“Ted 2” (R) 2 stars (out of four)
Writer-director Seth MacFarlane is toying with his audiences again, quite literally, with “Ted 2,” the inevitable sequel to his 2012 smash about the travails of a foul-mouthed stuffed Teddy bear and his longtime owner/friend. Though not revolutionary, “Ted 2” pulls out all the stops, humor-wise, and is no doubt an improvement over the original. One thing’s for certain: No matter how well the film is received by audiences, it’s “Citizen Kane” compared to MacFarlane’s 2014 Western spoof misfire “A Million Ways to Die in the West.”
MacFarlane once again voices Ted, the plaything who magically came to life when John (Mark Wahlberg), desperate for a friend as a child, had a special wish come true. The crux of the first film involved John separating from his “Thunder Buddy” (Ted helped John quell his fear of thunderstorms) so he could live a normal life with his girlfriend, Lori (Mila Kunis), and at the beginning of “Ted 2,” we find out that the couple married, only to soon divorce.
Ted, on the other hand, is happily in love with the hard-livin’ Tami-Lynn (Jessica Barth), and the film opens with their wedding. Flash-forward a year later, and the couple’s wedded bliss has hit the wall – and in an attempt to save their marriage, Ted tells Tami-Lynn that he wants them to have a baby, but obviously he can’t impregnate her because, well, he’s not equipped to do so. Exploring the options of artificial insemination and adoption, the question is raised of Ted’s legal status – since he’s not a human, he can’t by law adopt, so he goes to court to change his status from “property” to “person.”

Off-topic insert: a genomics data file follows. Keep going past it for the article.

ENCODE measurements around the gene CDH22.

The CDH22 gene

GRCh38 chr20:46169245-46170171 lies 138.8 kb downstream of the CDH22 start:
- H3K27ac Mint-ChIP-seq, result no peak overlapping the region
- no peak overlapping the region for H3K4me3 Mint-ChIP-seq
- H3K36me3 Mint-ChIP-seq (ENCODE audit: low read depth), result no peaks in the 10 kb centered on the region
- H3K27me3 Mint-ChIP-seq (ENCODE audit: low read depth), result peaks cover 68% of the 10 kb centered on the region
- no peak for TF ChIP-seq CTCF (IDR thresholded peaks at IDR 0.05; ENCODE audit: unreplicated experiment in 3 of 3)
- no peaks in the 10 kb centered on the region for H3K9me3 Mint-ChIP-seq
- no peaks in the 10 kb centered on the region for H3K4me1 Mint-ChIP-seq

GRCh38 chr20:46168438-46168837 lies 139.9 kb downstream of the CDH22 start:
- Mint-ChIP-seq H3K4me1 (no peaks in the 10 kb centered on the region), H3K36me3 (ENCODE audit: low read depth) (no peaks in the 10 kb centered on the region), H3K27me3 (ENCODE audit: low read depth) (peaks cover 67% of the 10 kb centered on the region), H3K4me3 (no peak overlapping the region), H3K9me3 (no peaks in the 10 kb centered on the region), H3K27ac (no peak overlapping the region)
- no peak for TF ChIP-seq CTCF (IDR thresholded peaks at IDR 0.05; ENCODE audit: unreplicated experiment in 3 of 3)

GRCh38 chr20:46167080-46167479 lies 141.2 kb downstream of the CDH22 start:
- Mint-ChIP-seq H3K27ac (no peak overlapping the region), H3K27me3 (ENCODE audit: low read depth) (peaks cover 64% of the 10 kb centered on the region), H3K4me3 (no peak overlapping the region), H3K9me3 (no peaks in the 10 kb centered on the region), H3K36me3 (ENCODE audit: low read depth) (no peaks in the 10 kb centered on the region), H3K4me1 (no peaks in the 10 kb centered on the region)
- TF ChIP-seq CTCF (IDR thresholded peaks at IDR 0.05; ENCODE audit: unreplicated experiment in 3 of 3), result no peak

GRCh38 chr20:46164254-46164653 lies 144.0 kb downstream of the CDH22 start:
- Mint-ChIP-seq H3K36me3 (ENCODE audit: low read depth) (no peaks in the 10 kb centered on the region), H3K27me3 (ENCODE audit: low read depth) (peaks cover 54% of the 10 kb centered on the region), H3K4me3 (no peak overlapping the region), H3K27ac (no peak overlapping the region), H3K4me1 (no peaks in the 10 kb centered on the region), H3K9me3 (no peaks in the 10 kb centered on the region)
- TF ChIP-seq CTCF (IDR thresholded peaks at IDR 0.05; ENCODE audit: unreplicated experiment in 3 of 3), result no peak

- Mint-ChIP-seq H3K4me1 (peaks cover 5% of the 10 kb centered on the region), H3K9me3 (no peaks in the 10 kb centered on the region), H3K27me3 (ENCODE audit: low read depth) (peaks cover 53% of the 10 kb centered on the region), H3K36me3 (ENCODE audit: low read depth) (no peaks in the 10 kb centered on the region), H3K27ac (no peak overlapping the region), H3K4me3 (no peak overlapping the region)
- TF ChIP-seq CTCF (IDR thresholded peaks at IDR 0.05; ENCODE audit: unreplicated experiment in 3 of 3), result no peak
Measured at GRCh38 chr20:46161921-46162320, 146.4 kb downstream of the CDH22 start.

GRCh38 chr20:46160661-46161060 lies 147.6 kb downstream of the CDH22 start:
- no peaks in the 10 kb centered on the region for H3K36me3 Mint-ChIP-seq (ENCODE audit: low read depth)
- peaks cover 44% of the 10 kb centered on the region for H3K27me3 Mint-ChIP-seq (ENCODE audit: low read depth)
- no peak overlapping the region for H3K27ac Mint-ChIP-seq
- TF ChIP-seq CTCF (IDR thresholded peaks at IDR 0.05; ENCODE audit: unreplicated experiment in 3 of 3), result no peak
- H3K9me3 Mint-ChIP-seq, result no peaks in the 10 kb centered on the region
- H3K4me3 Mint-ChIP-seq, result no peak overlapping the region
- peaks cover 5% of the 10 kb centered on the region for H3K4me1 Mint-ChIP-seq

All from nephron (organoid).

Naturally, “Ted 2” doesn’t feel as original as the concept in the first film, and at best, the sequel is just more of the same. Basically, “Ted 2” is just another one-joke movie (Listen! It’s a foul-mouthed Teddy bear!), but at least MacFarlane is willing to go all-out with his dialogue without any fear of offending anybody (which is welcome in these touchy-feely times that we live in). Essentially, “Ted,” as well as “Ted 2,” is an extension of his hit animated TV series “Family Guy,” which is basically loaded with pop-culture references designed to push people’s buttons. Not surprisingly, Ted’s voice is virtually the same as “Family Guy’s” main guy, Peter Griffin (also voiced by MacFarlane).
Despite the lack of the originality, there’s no question “Ted 2” has its share of funny moments, especially in Ted and John’s ill-fated trip to the sperm bank. Like the first film, there are notable star cameos in “Ted 2,” but the main cast – Wahlberg, back with Giovanni Ribisi (great again as a creeper who wants his own Ted), and joined by the likes of Morgan Freeman, Amanda Seyfried (an attorney who fights for Ted’s “civil rights”) and John Slattery (an attorney for the state) – is quite capable of getting the job done. Seyfried is much more likable than Kunis in her role as a dope-smoking pop-culture illiterate, and you’ll never look at her the same after a scene with somebody dressed up like Gollum from “The Lord of the Rings” movies.
Like “The Lord of the Rings,” “Ted 2” is designed with a specific audience in mind. High-critics will hate it, while those undaunted by gross-out comedy and gutsy humor will love it. Appealing to the pop-culture geek element, the film’s third act takes place at the New York Comic Con, with lots of wonderful appearances by cosplayers skillfully worked into the action. Despite its heavy-handed courtroom narrative and overly-long run time, “Ted 2,” for what it is, works. What more could you ask for from a movie based on a toy?